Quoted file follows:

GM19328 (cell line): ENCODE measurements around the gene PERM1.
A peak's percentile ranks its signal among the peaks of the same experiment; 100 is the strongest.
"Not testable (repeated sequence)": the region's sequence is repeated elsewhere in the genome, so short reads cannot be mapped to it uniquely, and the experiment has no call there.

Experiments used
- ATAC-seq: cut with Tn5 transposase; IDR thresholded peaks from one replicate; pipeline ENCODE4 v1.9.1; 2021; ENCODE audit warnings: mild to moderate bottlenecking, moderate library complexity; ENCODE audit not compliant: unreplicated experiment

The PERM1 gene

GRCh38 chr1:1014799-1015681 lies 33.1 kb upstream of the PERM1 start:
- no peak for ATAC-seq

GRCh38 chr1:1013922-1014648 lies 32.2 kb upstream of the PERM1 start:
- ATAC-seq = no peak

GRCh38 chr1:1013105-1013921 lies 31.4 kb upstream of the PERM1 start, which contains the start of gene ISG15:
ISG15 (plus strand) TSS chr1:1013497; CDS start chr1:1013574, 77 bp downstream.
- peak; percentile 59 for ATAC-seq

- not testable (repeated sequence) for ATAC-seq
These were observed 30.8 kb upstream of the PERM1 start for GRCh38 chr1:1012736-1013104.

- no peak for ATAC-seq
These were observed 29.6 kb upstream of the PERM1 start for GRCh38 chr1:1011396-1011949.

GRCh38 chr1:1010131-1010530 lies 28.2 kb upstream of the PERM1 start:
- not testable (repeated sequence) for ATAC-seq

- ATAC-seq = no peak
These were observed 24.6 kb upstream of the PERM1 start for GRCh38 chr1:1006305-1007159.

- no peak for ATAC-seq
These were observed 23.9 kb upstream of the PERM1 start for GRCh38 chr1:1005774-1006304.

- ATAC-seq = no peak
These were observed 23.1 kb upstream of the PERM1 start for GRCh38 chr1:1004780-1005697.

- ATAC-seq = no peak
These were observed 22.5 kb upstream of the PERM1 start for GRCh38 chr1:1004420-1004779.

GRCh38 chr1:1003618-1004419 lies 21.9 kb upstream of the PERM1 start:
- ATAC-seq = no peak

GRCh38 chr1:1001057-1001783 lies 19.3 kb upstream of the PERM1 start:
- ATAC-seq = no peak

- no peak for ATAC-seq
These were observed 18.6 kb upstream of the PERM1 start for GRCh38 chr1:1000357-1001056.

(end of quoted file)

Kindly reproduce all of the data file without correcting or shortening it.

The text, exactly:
GM19328 (cell line): ENCODE measurements around the gene PERM1.
A peak's percentile ranks its signal among the peaks of the same experiment; 100 is the strongest.
"Not testable (repeated sequence)": the region's sequence is repeated elsewhere in the genome, so short reads cannot be mapped to it uniquely, and the experiment has no call there.

Experiments used
- ATAC-seq: cut with Tn5 transposase; IDR thresholded peaks from one replicate; pipeline ENCODE4 v1.9.1; 2021; ENCODE audit warnings: mild to moderate bottlenecking, moderate library complexity; ENCODE audit not compliant: unreplicated experiment

The PERM1 gene

GRCh38 chr1:1014799-1015681 lies 33.1 kb upstream of the PERM1 start:
- no peak for ATAC-seq

GRCh38 chr1:1013922-1014648 lies 32.2 kb upstream of the PERM1 start:
- ATAC-seq = no peak

GRCh38 chr1:1013105-1013921 lies 31.4 kb upstream of the PERM1 start, which contains the start of gene ISG15:
ISG15 (plus strand) TSS chr1:1013497; CDS start chr1:1013574, 77 bp downstream.
- peak; percentile 59 for ATAC-seq

- not testable (repeated sequence) for ATAC-seq
These were observed 30.8 kb upstream of the PERM1 start for GRCh38 chr1:1012736-1013104.

- no peak for ATAC-seq
These were observed 29.6 kb upstream of the PERM1 start for GRCh38 chr1:1011396-1011949.

GRCh38 chr1:1010131-1010530 lies 28.2 kb upstream of the PERM1 start:
- not testable (repeated sequence) for ATAC-seq

- ATAC-seq = no peak
These were observed 24.6 kb upstream of the PERM1 start for GRCh38 chr1:1006305-1007159.

- no peak for ATAC-seq
These were observed 23.9 kb upstream of the PERM1 start for GRCh38 chr1:1005774-1006304.

- ATAC-seq = no peak
These were observed 23.1 kb upstream of the PERM1 start for GRCh38 chr1:1004780-1005697.

- ATAC-seq = no peak
These were observed 22.5 kb upstream of the PERM1 start for GRCh38 chr1:1004420-1004779.

GRCh38 chr1:1003618-1004419 lies 21.9 kb upstream of the PERM1 start:
- ATAC-seq = no peak

GRCh38 chr1:1001057-1001783 lies 19.3 kb upstream of the PERM1 start:
- ATAC-seq = no peak

- no peak for ATAC-seq
These were observed 18.6 kb upstream of the PERM1 start for GRCh38 chr1:1000357-1001056.